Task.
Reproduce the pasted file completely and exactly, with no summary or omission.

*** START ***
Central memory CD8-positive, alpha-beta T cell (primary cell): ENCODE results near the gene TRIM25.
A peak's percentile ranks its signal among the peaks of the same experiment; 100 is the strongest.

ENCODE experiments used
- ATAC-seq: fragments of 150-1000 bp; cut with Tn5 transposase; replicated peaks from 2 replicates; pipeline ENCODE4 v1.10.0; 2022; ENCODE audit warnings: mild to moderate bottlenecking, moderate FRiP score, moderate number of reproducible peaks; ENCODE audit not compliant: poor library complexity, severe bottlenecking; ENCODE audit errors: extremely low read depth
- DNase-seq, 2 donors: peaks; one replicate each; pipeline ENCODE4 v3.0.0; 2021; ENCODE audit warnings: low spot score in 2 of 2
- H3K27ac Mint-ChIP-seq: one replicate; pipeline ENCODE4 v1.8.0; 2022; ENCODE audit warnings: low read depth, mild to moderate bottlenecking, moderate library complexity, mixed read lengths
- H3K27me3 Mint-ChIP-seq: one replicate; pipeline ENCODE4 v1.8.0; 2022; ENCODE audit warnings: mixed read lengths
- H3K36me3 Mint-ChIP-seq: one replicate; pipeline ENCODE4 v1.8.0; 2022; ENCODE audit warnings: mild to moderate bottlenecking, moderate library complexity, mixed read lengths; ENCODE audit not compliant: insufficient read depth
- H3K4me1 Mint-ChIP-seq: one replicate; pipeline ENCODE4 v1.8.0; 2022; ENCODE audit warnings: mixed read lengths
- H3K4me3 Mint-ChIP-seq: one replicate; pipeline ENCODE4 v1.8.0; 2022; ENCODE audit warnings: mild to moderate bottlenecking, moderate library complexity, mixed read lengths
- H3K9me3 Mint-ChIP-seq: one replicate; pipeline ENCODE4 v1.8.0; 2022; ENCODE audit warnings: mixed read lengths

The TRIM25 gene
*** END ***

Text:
Central memory CD8-positive, alpha-beta T cell (primary cell): ENCODE results near the gene TRIM25.
A peak's percentile ranks its signal among the peaks of the same experiment; 100 is the strongest.

ENCODE experiments used
- ATAC-seq: fragments of 150-1000 bp; cut with Tn5 transposase; replicated peaks from 2 replicates; pipeline ENCODE4 v1.10.0; 2022; ENCODE audit warnings: mild to moderate bottlenecking, moderate FRiP score, moderate number of reproducible peaks; ENCODE audit not compliant: poor library complexity, severe bottlenecking; ENCODE audit errors: extremely low read depth
- DNase-seq, 2 donors: peaks; one replicate each; pipeline ENCODE4 v3.0.0; 2021; ENCODE audit warnings: low spot score in 2 of 2
- H3K27ac Mint-ChIP-seq: one replicate; pipeline ENCODE4 v1.8.0; 2022; ENCODE audit warnings: low read depth, mild to moderate bottlenecking, moderate library complexity, mixed read lengths
- H3K27me3 Mint-ChIP-seq: one replicate; pipeline ENCODE4 v1.8.0; 2022; ENCODE audit warnings: mixed read lengths
- H3K36me3 Mint-ChIP-seq: one replicate; pipeline ENCODE4 v1.8.0; 2022; ENCODE audit warnings: mild to moderate bottlenecking, moderate library complexity, mixed read lengths; ENCODE audit not compliant: insufficient read depth
- H3K4me1 Mint-ChIP-seq: one replicate; pipeline ENCODE4 v1.8.0; 2022; ENCODE audit warnings: mixed read lengths
- H3K4me3 Mint-ChIP-seq: one replicate; pipeline ENCODE4 v1.8.0; 2022; ENCODE audit warnings: mild to moderate bottlenecking, moderate library complexity, mixed read lengths
- H3K9me3 Mint-ChIP-seq: one replicate; pipeline ENCODE4 v1.8.0; 2022; ENCODE audit warnings: mixed read lengths

The TRIM25 gene